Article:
public philosophy stories 4: Tragedy Ensues

Spring was terrible this year. Disgustingly hot days scattered through miserable cold and wet ones.

It was typically miserable this last Monday (30 April) as I approached the Empire State Building walking down 5th. A cold drizzle turned into a cold rain, clearing the sidewalks of tourists only to expose the open air asylum that is the NYC homeless population.

Before I could enter the CUNY Grad Center one of these patients barred my path. “Should I put this back?” he riddled me, while pointing to his head.

As I studied his mask of mania I noticed it had been overtaken by worry. He was wearing a NYC monogram cap, obviously just lifted from one of the souvenir shops: the $2.99 tag was still attached, dangling by his ear. Fate had somehow granted the power of reflection to this cat-burglar and he wanted me to absolve him of the responsibility.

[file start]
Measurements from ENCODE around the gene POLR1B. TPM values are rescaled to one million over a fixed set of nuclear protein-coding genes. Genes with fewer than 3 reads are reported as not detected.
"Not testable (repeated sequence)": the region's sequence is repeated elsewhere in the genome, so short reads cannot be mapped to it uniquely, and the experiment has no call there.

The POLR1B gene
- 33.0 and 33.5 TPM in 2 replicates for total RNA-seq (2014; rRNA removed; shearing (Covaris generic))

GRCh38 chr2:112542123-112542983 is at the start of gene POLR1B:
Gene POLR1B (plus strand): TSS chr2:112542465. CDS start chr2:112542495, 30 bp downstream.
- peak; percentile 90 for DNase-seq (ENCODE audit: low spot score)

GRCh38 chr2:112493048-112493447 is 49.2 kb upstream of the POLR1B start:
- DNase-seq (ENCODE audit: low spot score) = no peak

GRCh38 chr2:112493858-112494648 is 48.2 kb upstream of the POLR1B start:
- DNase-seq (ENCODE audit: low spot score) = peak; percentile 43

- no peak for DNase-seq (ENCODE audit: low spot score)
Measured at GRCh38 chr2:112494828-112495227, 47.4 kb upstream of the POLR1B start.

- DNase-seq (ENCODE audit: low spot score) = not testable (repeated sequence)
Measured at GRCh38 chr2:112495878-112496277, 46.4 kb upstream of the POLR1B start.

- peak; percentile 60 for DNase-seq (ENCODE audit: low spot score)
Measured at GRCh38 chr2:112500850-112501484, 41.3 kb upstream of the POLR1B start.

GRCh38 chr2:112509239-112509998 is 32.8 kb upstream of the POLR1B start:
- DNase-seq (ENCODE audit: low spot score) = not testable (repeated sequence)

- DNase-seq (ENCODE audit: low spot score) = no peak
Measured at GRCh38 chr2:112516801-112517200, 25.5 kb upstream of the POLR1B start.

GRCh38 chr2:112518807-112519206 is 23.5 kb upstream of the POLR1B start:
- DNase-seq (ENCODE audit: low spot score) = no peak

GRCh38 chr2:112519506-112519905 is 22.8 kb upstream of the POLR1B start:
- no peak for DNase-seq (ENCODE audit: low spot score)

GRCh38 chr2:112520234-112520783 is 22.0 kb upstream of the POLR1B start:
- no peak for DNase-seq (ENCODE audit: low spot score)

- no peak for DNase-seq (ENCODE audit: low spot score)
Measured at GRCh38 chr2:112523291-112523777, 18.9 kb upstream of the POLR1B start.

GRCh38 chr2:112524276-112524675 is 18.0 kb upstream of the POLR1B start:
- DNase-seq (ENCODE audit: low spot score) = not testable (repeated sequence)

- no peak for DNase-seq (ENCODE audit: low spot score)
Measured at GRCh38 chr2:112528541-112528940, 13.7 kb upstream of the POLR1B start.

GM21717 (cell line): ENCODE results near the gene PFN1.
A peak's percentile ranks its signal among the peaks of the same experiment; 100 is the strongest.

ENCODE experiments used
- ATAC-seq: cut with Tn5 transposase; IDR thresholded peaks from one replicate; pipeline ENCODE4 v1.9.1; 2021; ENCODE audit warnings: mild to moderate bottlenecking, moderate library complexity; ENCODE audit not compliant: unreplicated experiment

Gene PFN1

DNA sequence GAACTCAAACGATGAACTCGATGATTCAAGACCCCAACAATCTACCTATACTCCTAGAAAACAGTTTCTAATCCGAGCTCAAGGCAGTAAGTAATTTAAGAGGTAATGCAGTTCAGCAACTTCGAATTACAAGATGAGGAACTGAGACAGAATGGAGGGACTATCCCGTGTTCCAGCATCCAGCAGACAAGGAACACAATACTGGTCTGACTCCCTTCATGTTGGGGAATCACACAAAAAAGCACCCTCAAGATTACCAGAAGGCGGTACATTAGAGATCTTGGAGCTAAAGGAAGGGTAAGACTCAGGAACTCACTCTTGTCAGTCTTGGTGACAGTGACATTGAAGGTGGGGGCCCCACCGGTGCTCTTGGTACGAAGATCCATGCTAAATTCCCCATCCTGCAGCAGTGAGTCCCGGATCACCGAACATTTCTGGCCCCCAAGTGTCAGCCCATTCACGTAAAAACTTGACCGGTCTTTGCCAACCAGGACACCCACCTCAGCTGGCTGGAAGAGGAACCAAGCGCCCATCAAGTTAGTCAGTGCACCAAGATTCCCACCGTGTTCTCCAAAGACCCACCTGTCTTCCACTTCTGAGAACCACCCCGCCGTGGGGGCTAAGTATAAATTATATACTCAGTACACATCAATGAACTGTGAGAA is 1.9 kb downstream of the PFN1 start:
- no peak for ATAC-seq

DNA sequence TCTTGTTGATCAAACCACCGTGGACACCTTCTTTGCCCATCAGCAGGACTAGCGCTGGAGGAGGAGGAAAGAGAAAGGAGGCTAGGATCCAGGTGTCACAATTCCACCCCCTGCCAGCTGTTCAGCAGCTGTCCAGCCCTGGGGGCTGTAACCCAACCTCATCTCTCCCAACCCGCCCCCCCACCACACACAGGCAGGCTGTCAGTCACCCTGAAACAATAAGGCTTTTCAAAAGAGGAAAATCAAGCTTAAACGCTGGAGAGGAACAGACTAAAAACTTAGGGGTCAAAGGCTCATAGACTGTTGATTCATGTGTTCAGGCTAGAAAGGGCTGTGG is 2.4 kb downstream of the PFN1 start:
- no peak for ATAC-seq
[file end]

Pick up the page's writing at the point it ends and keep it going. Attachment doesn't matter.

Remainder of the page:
I said “It is up to you what you do, you need to decide,” and left him bewildered as I continued on my way.

Entering the Grad Center my mind was awash in different ethical responses I did not give. But the bigger question was: Why did I deny knowledge to someone who asked for it?

Perhaps it is better for him to not know and just hope his momentary worry passes. That would be easier for me if I believed it.

Really, I’d blind myself before I give out cheap ethical absolutions.